We have been vaccinating children against whooping cough for so long that we even started to think that maybe we don’t need it anymore? But three years ago, an outbreak in Vilnius district denied these hopes. So yes, vaccination was necessary, necessary and necessary – and not only for children.
The only source of pertussis infection is humans. The infection spreads through air droplets, it is contracted from a sick person or a carrier of the pathogen. When the patient talks, sneezes, coughs, the causative agent enters the environment with saliva droplets for about 6 weeks, penetrates the mucous membrane of the upper respiratory tract of a healthy person, where it multiplies and causes inflammation. At the beginning, these insidious diseases of babies are indistinguishable from a simple cold: a slightly elevated temperature, a weak cough… As the disease takes hold, the symptoms intensify, and the cough becomes paroxysmal, which can last from several to ten minutes. Seizures often end in vomiting. The disease is only partially cured with antibiotics, which help prevent further spread of the disease, but do not relieve the symptoms or shorten the duration of the disease in a person who is already sick. In addition, treatment is most effective when started early in the course of the disease, within the first two weeks, before severe, continuous coughing attacks. After severe long-term coughing fits, breathing may stop due to hypoxia of the brain and overstimulation of the respiratory centers. In extremely severe forms of whooping cough, brain damage is possible, leading to long-term neurological sequelae and even death. Whooping cough is especially difficult for babies. They are much more likely to have complications such as hernia, pneumonia or encephalopathy.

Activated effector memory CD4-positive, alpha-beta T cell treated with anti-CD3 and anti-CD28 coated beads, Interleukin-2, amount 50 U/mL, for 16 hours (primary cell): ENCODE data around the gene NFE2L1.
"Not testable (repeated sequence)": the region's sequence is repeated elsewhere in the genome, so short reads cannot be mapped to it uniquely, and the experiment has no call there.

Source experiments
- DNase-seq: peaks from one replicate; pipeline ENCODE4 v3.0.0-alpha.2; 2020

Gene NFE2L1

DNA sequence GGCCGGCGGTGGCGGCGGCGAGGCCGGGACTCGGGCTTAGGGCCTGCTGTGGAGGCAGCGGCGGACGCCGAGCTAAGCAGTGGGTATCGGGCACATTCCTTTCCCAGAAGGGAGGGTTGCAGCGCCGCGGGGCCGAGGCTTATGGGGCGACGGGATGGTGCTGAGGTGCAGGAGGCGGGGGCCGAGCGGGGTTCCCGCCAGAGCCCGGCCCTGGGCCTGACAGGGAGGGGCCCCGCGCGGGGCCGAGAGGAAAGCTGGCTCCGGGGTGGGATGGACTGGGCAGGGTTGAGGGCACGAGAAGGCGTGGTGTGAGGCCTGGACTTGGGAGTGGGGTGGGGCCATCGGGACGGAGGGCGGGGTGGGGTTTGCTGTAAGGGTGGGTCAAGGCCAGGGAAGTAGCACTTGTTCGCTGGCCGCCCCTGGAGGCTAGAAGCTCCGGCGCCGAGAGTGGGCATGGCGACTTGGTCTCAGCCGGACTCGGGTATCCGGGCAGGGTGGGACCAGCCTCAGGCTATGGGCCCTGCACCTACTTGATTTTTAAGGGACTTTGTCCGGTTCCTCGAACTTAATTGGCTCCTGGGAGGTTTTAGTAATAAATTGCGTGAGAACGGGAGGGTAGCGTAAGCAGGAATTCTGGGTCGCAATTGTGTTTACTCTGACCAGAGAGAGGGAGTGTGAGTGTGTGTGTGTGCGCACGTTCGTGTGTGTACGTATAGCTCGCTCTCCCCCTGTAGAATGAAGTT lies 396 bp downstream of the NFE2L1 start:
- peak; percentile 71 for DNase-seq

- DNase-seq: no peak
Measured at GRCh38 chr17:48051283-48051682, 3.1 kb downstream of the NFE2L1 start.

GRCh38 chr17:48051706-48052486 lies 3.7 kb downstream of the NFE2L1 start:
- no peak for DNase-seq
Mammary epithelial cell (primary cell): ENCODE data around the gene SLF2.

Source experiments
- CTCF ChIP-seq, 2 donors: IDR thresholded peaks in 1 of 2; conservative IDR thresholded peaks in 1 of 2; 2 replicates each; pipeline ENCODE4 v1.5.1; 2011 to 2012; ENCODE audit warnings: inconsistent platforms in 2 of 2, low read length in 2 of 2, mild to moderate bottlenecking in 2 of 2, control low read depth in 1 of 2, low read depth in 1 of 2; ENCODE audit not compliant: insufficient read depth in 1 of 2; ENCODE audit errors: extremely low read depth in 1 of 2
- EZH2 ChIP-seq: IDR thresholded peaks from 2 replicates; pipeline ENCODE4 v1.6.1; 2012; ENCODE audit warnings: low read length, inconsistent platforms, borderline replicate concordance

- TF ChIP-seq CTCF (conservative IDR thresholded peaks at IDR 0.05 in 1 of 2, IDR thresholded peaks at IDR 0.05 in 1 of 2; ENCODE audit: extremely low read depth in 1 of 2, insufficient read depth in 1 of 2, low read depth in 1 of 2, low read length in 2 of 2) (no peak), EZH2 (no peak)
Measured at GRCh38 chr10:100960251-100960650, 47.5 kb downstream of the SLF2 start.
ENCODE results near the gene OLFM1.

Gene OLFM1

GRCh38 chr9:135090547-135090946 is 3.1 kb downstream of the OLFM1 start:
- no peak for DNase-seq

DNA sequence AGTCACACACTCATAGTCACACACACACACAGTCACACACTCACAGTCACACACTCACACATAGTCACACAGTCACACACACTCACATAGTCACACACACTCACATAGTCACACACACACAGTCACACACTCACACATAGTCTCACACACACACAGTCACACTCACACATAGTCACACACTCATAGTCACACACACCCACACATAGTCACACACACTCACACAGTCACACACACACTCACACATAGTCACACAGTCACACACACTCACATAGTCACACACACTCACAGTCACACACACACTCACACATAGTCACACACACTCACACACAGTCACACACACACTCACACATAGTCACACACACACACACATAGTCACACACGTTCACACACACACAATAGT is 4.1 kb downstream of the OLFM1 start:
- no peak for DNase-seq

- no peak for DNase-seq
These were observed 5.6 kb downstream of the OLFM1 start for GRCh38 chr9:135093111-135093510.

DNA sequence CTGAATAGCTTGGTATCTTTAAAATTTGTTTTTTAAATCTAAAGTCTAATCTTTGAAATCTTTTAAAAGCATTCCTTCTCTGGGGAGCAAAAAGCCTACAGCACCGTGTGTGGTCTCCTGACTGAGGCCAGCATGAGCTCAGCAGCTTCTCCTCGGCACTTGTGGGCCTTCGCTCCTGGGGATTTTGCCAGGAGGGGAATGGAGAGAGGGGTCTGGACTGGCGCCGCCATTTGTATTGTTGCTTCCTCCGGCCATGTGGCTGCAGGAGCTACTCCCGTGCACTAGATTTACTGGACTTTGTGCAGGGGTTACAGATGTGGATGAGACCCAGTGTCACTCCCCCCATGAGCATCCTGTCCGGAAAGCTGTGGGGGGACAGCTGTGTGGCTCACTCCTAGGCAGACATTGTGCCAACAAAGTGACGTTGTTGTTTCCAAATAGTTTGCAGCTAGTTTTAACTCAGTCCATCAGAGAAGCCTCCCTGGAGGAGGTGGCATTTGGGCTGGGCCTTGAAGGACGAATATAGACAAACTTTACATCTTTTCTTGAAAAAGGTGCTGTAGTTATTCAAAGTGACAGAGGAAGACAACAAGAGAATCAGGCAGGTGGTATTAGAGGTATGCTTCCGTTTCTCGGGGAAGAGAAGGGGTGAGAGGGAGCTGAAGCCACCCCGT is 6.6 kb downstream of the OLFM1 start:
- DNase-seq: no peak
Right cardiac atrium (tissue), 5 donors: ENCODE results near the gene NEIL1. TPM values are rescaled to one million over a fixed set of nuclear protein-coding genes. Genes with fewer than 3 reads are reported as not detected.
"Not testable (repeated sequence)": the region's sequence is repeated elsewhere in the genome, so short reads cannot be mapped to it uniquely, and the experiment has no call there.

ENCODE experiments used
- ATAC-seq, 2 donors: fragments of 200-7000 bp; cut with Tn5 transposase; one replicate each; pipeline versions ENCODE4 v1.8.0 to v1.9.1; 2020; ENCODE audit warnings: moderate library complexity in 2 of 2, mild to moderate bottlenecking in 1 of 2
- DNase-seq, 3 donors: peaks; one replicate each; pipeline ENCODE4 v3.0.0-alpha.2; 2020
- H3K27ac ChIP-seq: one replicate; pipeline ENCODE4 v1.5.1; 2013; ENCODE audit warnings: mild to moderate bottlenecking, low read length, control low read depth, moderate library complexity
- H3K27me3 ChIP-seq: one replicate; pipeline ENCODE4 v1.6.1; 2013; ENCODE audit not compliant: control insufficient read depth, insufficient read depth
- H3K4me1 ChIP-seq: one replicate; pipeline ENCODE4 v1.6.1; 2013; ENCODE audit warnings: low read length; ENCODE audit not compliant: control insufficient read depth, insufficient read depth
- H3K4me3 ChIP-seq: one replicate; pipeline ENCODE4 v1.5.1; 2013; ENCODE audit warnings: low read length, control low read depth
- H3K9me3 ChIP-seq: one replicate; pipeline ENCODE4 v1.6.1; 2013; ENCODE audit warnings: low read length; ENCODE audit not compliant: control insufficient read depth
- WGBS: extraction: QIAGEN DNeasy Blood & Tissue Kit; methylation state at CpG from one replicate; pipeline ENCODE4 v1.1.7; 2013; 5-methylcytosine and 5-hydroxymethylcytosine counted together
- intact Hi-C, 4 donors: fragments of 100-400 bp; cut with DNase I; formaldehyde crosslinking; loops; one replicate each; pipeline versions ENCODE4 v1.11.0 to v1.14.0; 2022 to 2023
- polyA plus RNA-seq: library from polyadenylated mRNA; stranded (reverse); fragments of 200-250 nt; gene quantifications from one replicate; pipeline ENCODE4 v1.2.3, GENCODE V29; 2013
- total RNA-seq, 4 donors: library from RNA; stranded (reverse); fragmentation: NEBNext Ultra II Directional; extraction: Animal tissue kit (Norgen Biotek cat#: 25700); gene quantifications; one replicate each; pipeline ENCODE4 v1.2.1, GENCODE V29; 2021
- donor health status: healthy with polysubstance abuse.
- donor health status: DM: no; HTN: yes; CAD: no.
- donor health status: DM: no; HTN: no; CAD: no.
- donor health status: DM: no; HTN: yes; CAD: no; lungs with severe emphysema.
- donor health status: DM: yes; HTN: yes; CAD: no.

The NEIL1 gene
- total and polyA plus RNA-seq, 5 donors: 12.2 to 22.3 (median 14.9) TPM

Mortality is minimal
“It’s actually an unpleasant disease, coughing attacks are really tiring for a child – agrees Santara Clinic’s pediatric pulmonologist doc. Dr. Sigita Petraitiene. – The problem is that the child can cough for several weeks during those coughing attacks, called reruns. Such a cough from a minor irritant can recur even for about six months. Hypoxic encephalopathy is described in the literature as one of the complications of whooping cough. Such children may have behavioral and learning disorders in the future. Of course, if the necessary medical assistance is provided in time, most likely already in the intensive care unit (“resuscitation”), such complications rarely occur nowadays.”
In the most severe case of the disease, according to the doctor, respiratory failure may develop, which in turn may lead to resuscitation and artificial lung ventilation. The mortality rate is almost zero, but… “About ten years ago, we had a case when a child could not be saved,” S.Petraitienė sighs sadly, “but he had, in addition to whooping cough itself, other concomitant health disorders and health disorders due to improper nutrition.” And a little secret: just to prevent moderate and severe cases of the disease, children are vaccinated against whooping cough.
It also saves adults